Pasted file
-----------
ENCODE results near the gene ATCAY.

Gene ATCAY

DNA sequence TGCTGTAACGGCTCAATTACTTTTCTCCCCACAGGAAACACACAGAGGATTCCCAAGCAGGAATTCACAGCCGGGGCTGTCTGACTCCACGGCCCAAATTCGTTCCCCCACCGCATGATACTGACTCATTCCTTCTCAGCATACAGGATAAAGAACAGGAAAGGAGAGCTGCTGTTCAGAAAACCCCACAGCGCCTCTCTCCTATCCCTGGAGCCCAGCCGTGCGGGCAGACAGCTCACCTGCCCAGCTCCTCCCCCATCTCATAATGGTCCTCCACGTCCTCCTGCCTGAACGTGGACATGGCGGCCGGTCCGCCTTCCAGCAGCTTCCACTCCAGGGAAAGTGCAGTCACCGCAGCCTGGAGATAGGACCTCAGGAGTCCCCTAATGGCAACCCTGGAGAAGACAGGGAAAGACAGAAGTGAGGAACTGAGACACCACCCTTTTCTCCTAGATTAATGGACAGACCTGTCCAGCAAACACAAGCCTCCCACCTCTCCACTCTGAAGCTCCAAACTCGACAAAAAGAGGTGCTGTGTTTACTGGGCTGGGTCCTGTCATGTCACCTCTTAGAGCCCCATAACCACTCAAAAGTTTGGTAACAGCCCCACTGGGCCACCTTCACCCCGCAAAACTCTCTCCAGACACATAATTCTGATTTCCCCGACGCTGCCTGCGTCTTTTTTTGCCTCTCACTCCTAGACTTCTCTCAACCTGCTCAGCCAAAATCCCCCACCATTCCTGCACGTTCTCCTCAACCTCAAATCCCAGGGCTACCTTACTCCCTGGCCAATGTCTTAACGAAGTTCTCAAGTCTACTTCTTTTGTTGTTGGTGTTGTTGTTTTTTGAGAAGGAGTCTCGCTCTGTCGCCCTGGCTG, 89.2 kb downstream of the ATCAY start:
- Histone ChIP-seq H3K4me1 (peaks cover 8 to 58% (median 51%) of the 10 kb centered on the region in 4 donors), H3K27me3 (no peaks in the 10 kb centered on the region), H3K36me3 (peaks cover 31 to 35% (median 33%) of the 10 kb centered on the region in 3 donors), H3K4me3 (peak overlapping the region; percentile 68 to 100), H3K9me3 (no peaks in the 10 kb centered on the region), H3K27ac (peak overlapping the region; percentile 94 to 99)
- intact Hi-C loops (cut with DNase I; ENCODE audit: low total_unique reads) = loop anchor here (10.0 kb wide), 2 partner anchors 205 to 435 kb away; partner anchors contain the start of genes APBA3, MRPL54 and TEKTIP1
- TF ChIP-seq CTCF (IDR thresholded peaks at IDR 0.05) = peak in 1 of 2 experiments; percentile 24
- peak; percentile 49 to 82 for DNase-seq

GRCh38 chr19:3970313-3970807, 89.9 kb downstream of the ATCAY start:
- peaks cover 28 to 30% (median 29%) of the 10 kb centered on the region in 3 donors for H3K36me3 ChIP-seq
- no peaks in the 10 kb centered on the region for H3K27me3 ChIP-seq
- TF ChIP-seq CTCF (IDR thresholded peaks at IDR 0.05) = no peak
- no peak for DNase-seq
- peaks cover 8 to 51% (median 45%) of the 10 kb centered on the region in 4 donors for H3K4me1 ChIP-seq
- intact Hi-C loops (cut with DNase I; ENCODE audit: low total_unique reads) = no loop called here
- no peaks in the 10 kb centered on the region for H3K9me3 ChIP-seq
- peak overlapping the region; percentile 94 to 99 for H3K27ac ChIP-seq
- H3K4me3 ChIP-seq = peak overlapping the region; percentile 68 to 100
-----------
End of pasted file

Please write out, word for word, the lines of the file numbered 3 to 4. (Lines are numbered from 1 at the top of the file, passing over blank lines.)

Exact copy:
DNA sequence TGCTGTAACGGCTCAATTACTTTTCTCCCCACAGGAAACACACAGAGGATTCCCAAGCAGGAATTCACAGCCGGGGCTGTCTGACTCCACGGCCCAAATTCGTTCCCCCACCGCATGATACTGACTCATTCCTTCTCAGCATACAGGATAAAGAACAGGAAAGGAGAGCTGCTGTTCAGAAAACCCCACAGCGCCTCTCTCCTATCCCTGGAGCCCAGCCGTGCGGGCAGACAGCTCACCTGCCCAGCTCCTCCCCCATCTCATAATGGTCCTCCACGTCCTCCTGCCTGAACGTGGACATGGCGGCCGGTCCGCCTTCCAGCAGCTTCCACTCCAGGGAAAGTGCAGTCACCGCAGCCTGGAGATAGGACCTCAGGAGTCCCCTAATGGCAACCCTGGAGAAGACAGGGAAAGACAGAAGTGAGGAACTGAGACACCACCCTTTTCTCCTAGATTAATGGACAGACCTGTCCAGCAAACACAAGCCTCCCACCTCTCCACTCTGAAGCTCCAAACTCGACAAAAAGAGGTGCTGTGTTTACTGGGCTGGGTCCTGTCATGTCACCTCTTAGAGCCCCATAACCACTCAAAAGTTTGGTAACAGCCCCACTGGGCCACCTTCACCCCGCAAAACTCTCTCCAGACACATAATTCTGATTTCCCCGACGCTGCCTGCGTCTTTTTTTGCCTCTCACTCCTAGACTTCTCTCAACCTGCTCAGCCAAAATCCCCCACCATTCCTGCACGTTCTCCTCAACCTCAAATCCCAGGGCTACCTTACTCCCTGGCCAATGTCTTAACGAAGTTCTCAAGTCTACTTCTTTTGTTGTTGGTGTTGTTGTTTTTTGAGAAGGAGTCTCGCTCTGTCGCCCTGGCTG, 89.2 kb downstream of the ATCAY start:
- Histone ChIP-seq H3K4me1 (peaks cover 8 to 58% (median 51%) of the 10 kb centered on the region in 4 donors), H3K27me3 (no peaks in the 10 kb centered on the region), H3K36me3 (peaks cover 31 to 35% (median 33%) of the 10 kb centered on the region in 3 donors), H3K4me3 (peak overlapping the region; percentile 68 to 100), H3K9me3 (no peaks in the 10 kb centered on the region), H3K27ac (peak overlapping the region; percentile 94 to 99)